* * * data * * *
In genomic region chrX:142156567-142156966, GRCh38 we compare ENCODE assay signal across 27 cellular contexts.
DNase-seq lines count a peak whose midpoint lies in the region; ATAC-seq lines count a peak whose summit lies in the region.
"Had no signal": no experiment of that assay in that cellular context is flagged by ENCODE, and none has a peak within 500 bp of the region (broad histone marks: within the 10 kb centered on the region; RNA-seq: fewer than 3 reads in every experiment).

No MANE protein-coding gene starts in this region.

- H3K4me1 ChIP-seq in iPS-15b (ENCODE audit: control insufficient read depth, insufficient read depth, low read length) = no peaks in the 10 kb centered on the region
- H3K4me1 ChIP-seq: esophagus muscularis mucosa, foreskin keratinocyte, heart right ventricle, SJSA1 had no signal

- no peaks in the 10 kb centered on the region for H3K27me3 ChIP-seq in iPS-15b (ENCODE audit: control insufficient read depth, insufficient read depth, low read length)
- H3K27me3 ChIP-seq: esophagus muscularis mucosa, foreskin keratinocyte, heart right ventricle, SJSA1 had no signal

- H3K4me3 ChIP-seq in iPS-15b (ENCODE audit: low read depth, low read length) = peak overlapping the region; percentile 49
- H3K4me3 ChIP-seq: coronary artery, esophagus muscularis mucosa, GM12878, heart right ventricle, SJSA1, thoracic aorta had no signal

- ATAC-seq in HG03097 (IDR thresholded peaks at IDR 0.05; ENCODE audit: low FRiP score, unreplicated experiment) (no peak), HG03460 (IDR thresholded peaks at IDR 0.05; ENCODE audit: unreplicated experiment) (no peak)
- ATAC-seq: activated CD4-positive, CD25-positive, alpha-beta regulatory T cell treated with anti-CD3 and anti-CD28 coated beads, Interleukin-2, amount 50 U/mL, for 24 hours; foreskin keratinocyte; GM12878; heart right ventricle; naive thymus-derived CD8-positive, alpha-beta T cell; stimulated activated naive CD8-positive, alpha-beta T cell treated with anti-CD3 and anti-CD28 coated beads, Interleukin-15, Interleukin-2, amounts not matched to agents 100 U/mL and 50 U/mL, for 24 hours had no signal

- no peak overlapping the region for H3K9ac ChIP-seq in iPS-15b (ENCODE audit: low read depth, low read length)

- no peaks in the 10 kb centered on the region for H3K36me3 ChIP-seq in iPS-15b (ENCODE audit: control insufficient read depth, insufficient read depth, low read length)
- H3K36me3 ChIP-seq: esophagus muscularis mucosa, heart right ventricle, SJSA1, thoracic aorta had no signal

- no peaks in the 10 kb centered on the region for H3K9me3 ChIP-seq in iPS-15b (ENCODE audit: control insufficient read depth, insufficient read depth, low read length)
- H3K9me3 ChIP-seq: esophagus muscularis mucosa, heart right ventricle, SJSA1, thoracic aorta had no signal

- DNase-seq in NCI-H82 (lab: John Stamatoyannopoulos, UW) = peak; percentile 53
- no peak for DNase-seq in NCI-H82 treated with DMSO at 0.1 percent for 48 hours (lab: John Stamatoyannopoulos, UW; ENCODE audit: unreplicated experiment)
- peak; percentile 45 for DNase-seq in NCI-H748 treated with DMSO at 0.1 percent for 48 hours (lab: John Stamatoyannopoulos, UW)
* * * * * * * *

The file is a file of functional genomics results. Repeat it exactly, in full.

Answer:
In genomic region chrX:142156567-142156966, GRCh38 we compare ENCODE assay signal across 27 cellular contexts.
DNase-seq lines count a peak whose midpoint lies in the region; ATAC-seq lines count a peak whose summit lies in the region.
"Had no signal": no experiment of that assay in that cellular context is flagged by ENCODE, and none has a peak within 500 bp of the region (broad histone marks: within the 10 kb centered on the region; RNA-seq: fewer than 3 reads in every experiment).

No MANE protein-coding gene starts in this region.

- H3K4me1 ChIP-seq in iPS-15b (ENCODE audit: control insufficient read depth, insufficient read depth, low read length) = no peaks in the 10 kb centered on the region
- H3K4me1 ChIP-seq: esophagus muscularis mucosa, foreskin keratinocyte, heart right ventricle, SJSA1 had no signal

- no peaks in the 10 kb centered on the region for H3K27me3 ChIP-seq in iPS-15b (ENCODE audit: control insufficient read depth, insufficient read depth, low read length)
- H3K27me3 ChIP-seq: esophagus muscularis mucosa, foreskin keratinocyte, heart right ventricle, SJSA1 had no signal

- H3K4me3 ChIP-seq in iPS-15b (ENCODE audit: low read depth, low read length) = peak overlapping the region; percentile 49
- H3K4me3 ChIP-seq: coronary artery, esophagus muscularis mucosa, GM12878, heart right ventricle, SJSA1, thoracic aorta had no signal

- ATAC-seq in HG03097 (IDR thresholded peaks at IDR 0.05; ENCODE audit: low FRiP score, unreplicated experiment) (no peak), HG03460 (IDR thresholded peaks at IDR 0.05; ENCODE audit: unreplicated experiment) (no peak)
- ATAC-seq: activated CD4-positive, CD25-positive, alpha-beta regulatory T cell treated with anti-CD3 and anti-CD28 coated beads, Interleukin-2, amount 50 U/mL, for 24 hours; foreskin keratinocyte; GM12878; heart right ventricle; naive thymus-derived CD8-positive, alpha-beta T cell; stimulated activated naive CD8-positive, alpha-beta T cell treated with anti-CD3 and anti-CD28 coated beads, Interleukin-15, Interleukin-2, amounts not matched to agents 100 U/mL and 50 U/mL, for 24 hours had no signal

- no peak overlapping the region for H3K9ac ChIP-seq in iPS-15b (ENCODE audit: low read depth, low read length)

- no peaks in the 10 kb centered on the region for H3K36me3 ChIP-seq in iPS-15b (ENCODE audit: control insufficient read depth, insufficient read depth, low read length)
- H3K36me3 ChIP-seq: esophagus muscularis mucosa, heart right ventricle, SJSA1, thoracic aorta had no signal

- no peaks in the 10 kb centered on the region for H3K9me3 ChIP-seq in iPS-15b (ENCODE audit: control insufficient read depth, insufficient read depth, low read length)
- H3K9me3 ChIP-seq: esophagus muscularis mucosa, heart right ventricle, SJSA1, thoracic aorta had no signal

- DNase-seq in NCI-H82 (lab: John Stamatoyannopoulos, UW) = peak; percentile 53
- no peak for DNase-seq in NCI-H82 treated with DMSO at 0.1 percent for 48 hours (lab: John Stamatoyannopoulos, UW; ENCODE audit: unreplicated experiment)
- peak; percentile 45 for DNase-seq in NCI-H748 treated with DMSO at 0.1 percent for 48 hours (lab: John Stamatoyannopoulos, UW)